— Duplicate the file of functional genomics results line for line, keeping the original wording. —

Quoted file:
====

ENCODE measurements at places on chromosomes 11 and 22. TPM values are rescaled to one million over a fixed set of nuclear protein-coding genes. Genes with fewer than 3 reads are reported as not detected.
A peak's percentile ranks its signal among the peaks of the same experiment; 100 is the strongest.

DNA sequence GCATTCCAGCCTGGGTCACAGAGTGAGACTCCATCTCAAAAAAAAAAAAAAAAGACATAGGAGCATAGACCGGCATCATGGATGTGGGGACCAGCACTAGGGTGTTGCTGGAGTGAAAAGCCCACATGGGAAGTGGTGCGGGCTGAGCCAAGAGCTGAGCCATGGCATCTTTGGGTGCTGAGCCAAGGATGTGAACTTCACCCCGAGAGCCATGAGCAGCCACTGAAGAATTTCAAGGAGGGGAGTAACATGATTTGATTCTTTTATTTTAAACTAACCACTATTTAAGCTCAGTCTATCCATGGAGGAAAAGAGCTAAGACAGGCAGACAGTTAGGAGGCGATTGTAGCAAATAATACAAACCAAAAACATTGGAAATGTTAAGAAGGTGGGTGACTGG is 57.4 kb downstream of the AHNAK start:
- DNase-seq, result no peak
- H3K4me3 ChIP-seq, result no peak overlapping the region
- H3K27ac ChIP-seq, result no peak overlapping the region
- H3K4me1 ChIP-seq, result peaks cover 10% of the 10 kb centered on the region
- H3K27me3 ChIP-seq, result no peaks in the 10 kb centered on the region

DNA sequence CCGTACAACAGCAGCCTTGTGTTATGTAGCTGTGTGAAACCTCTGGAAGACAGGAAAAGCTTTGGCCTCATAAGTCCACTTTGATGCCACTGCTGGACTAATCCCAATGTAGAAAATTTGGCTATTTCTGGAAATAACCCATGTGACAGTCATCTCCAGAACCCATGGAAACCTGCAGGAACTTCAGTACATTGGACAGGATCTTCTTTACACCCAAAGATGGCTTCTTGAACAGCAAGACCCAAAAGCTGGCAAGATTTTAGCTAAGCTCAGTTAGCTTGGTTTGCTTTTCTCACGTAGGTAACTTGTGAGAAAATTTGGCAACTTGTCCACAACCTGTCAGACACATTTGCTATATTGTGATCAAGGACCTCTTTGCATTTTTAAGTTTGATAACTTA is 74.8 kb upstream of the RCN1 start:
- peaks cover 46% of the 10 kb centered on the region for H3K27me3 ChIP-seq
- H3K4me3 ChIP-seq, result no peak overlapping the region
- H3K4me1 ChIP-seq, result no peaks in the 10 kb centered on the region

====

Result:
ENCODE measurements at places on chromosomes 11 and 22. TPM values are rescaled to one million over a fixed set of nuclear protein-coding genes. Genes with fewer than 3 reads are reported as not detected.
A peak's percentile ranks its signal among the peaks of the same experiment; 100 is the strongest.

DNA sequence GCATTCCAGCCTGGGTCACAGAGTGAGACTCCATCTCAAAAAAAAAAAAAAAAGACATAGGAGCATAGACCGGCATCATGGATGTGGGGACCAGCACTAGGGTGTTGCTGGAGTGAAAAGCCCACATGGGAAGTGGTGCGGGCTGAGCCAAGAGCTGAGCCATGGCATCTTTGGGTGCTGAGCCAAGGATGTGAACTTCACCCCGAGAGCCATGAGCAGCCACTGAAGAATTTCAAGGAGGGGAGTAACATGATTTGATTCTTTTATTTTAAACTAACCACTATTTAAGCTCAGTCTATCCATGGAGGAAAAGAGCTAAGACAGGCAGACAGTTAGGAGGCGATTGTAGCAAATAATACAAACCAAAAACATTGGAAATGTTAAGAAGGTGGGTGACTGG is 57.4 kb downstream of the AHNAK start:
- DNase-seq, result no peak
- H3K4me3 ChIP-seq, result no peak overlapping the region
- H3K27ac ChIP-seq, result no peak overlapping the region
- H3K4me1 ChIP-seq, result peaks cover 10% of the 10 kb centered on the region
- H3K27me3 ChIP-seq, result no peaks in the 10 kb centered on the region

DNA sequence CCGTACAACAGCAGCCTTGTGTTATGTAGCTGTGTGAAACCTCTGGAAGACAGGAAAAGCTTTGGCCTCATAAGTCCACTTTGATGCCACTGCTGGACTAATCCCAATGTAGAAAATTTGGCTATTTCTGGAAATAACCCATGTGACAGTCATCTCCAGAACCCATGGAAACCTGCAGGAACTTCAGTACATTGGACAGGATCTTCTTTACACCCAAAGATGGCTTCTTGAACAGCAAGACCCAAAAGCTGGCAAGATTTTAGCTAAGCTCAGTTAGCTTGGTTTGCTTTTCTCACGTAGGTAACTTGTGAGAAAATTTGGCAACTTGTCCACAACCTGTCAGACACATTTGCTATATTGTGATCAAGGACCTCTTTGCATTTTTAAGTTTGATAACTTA is 74.8 kb upstream of the RCN1 start:
- peaks cover 46% of the 10 kb centered on the region for H3K27me3 ChIP-seq
- H3K4me3 ChIP-seq, result no peak overlapping the region
- H3K4me1 ChIP-seq, result no peaks in the 10 kb centered on the region